• Three Cameras: The "Classic 39" episodes were shot using the Electronicam system developed by DuMont. It used TV cameras equipped with a separate film camera and a beam splitter that would split the image coming through the lens to the two cameras. The image on the video camera was broadcast live and the filmed footage was later edited into a "final cut" based on a kinescope of the live broadcast. The Honeymooners was the only notable production to use this system note ; while it did produce much higher quality footage than the kinescope process, the bulky dual-cameras were cumbersome to operate and it was soon made obsolete by videotape.
  • 20 Minutes into the Future: Ralph's excuse for not buying Alice a TV set:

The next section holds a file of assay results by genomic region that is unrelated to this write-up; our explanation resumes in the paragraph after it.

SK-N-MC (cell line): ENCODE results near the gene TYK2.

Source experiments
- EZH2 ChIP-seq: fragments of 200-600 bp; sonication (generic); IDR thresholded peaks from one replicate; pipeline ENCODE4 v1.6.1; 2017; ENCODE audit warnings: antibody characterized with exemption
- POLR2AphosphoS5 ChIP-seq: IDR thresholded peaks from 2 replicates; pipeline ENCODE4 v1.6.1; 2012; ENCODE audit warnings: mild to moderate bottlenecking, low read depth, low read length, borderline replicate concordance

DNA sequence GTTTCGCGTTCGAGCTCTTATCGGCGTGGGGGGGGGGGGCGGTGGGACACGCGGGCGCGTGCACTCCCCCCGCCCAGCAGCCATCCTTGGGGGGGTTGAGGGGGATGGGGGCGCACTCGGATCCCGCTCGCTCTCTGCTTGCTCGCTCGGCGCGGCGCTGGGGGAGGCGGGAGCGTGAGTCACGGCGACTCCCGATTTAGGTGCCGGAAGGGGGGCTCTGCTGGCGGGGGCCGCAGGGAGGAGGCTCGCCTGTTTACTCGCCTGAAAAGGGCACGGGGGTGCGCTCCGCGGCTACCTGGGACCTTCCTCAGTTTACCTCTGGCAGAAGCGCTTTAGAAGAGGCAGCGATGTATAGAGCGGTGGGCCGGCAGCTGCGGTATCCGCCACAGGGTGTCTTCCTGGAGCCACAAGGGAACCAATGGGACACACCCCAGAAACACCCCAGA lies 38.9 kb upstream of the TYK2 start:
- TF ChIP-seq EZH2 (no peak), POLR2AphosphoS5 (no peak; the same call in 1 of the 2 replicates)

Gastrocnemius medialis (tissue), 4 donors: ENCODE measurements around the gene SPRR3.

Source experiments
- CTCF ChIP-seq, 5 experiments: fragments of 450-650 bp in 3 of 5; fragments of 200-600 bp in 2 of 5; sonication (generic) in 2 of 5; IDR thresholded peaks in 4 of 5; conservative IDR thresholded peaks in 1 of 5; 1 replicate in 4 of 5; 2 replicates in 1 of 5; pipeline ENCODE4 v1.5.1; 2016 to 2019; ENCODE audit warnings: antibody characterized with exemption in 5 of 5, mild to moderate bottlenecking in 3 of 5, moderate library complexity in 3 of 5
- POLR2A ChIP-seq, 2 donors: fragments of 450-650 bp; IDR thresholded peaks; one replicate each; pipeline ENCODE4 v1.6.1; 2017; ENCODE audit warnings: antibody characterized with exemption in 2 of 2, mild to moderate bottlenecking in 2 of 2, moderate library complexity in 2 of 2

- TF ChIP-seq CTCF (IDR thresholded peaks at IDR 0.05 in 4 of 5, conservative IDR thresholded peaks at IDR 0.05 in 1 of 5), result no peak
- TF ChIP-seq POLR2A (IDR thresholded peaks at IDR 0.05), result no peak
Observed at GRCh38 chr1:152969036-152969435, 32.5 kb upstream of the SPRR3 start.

Ralph: I'm waiting for 3D television!
    Alice: Are you waiting for 3D refrigerators, too?
    • In one episode Ralph wants to invest some money and Alice reminds him of some of his previous investment schemes, including lo-cal pizza and glow in the dark wallpaper. Lo-cal pizza of course can now be found in any supermarket, while some companies actually did come out with glow in the dark/black light wall paper in the '60s.
  • Vitriolic Best Buds: Ralph and Ed, naturally.
  • Who Would Want to Watch Us?: In the musical adaptation - Jackie Gleason is a character in the show, and hearing about Ralph and Norton's schemes inspires him to create a TV series around them. After settling on the title, Ralph doesn't think it'll work.
  • You Just Had to Say It: Typically inverted by Ralph: when he proposes an idea that gets him in trouble, he will admit his fault: "I've got a (opens his mouth wide) BIIIIIIIG MOUTH!"